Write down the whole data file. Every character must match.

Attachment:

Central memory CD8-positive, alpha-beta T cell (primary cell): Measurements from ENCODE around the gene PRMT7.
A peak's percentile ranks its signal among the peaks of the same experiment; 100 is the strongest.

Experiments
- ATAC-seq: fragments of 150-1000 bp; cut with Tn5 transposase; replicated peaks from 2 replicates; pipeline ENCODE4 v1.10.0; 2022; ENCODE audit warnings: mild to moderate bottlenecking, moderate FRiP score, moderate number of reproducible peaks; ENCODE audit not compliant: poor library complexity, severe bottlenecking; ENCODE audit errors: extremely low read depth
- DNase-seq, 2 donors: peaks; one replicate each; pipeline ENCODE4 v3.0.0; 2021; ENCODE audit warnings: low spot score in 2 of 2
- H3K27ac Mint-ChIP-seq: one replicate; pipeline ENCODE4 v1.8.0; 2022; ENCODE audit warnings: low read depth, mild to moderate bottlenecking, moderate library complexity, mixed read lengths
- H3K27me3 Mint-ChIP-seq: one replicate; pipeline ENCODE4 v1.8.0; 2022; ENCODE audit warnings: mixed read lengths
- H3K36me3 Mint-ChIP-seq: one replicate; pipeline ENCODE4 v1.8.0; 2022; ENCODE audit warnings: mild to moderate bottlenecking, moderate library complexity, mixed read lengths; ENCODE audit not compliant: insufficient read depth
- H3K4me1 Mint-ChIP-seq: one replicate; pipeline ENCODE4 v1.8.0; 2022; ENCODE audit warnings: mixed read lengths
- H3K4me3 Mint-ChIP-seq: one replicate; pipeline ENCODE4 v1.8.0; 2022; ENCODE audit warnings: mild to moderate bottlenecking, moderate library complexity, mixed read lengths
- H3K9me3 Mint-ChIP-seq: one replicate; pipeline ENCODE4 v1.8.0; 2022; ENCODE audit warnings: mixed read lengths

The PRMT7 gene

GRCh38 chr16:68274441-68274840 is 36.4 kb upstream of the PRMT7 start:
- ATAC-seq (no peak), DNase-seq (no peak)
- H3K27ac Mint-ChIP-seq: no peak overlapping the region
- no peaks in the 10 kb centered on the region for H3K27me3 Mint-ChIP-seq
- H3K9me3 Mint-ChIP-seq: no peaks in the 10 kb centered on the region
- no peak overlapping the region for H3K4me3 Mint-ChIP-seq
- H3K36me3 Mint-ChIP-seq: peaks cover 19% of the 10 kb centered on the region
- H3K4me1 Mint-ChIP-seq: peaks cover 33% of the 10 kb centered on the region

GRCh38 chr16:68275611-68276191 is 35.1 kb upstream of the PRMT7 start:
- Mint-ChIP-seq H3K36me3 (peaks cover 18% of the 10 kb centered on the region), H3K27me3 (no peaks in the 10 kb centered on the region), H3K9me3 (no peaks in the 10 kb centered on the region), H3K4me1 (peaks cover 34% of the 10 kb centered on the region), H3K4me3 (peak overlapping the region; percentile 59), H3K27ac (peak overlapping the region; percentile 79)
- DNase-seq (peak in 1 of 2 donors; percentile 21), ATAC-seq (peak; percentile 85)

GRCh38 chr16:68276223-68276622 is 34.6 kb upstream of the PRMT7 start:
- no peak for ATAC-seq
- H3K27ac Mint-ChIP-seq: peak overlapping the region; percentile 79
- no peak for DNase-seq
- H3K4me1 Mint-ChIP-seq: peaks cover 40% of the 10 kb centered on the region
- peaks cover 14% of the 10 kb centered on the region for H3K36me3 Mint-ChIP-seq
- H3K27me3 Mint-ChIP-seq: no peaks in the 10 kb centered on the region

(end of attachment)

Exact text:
Central memory CD8-positive, alpha-beta T cell (primary cell): Measurements from ENCODE around the gene PRMT7.
A peak's percentile ranks its signal among the peaks of the same experiment; 100 is the strongest.

Experiments
- ATAC-seq: fragments of 150-1000 bp; cut with Tn5 transposase; replicated peaks from 2 replicates; pipeline ENCODE4 v1.10.0; 2022; ENCODE audit warnings: mild to moderate bottlenecking, moderate FRiP score, moderate number of reproducible peaks; ENCODE audit not compliant: poor library complexity, severe bottlenecking; ENCODE audit errors: extremely low read depth
- DNase-seq, 2 donors: peaks; one replicate each; pipeline ENCODE4 v3.0.0; 2021; ENCODE audit warnings: low spot score in 2 of 2
- H3K27ac Mint-ChIP-seq: one replicate; pipeline ENCODE4 v1.8.0; 2022; ENCODE audit warnings: low read depth, mild to moderate bottlenecking, moderate library complexity, mixed read lengths
- H3K27me3 Mint-ChIP-seq: one replicate; pipeline ENCODE4 v1.8.0; 2022; ENCODE audit warnings: mixed read lengths
- H3K36me3 Mint-ChIP-seq: one replicate; pipeline ENCODE4 v1.8.0; 2022; ENCODE audit warnings: mild to moderate bottlenecking, moderate library complexity, mixed read lengths; ENCODE audit not compliant: insufficient read depth
- H3K4me1 Mint-ChIP-seq: one replicate; pipeline ENCODE4 v1.8.0; 2022; ENCODE audit warnings: mixed read lengths
- H3K4me3 Mint-ChIP-seq: one replicate; pipeline ENCODE4 v1.8.0; 2022; ENCODE audit warnings: mild to moderate bottlenecking, moderate library complexity, mixed read lengths
- H3K9me3 Mint-ChIP-seq: one replicate; pipeline ENCODE4 v1.8.0; 2022; ENCODE audit warnings: mixed read lengths

The PRMT7 gene

GRCh38 chr16:68274441-68274840 is 36.4 kb upstream of the PRMT7 start:
- ATAC-seq (no peak), DNase-seq (no peak)
- H3K27ac Mint-ChIP-seq: no peak overlapping the region
- no peaks in the 10 kb centered on the region for H3K27me3 Mint-ChIP-seq
- H3K9me3 Mint-ChIP-seq: no peaks in the 10 kb centered on the region
- no peak overlapping the region for H3K4me3 Mint-ChIP-seq
- H3K36me3 Mint-ChIP-seq: peaks cover 19% of the 10 kb centered on the region
- H3K4me1 Mint-ChIP-seq: peaks cover 33% of the 10 kb centered on the region

GRCh38 chr16:68275611-68276191 is 35.1 kb upstream of the PRMT7 start:
- Mint-ChIP-seq H3K36me3 (peaks cover 18% of the 10 kb centered on the region), H3K27me3 (no peaks in the 10 kb centered on the region), H3K9me3 (no peaks in the 10 kb centered on the region), H3K4me1 (peaks cover 34% of the 10 kb centered on the region), H3K4me3 (peak overlapping the region; percentile 59), H3K27ac (peak overlapping the region; percentile 79)
- DNase-seq (peak in 1 of 2 donors; percentile 21), ATAC-seq (peak; percentile 85)

GRCh38 chr16:68276223-68276622 is 34.6 kb upstream of the PRMT7 start:
- no peak for ATAC-seq
- H3K27ac Mint-ChIP-seq: peak overlapping the region; percentile 79
- no peak for DNase-seq
- H3K4me1 Mint-ChIP-seq: peaks cover 40% of the 10 kb centered on the region
- peaks cover 14% of the 10 kb centered on the region for H3K36me3 Mint-ChIP-seq
- H3K27me3 Mint-ChIP-seq: no peaks in the 10 kb centered on the region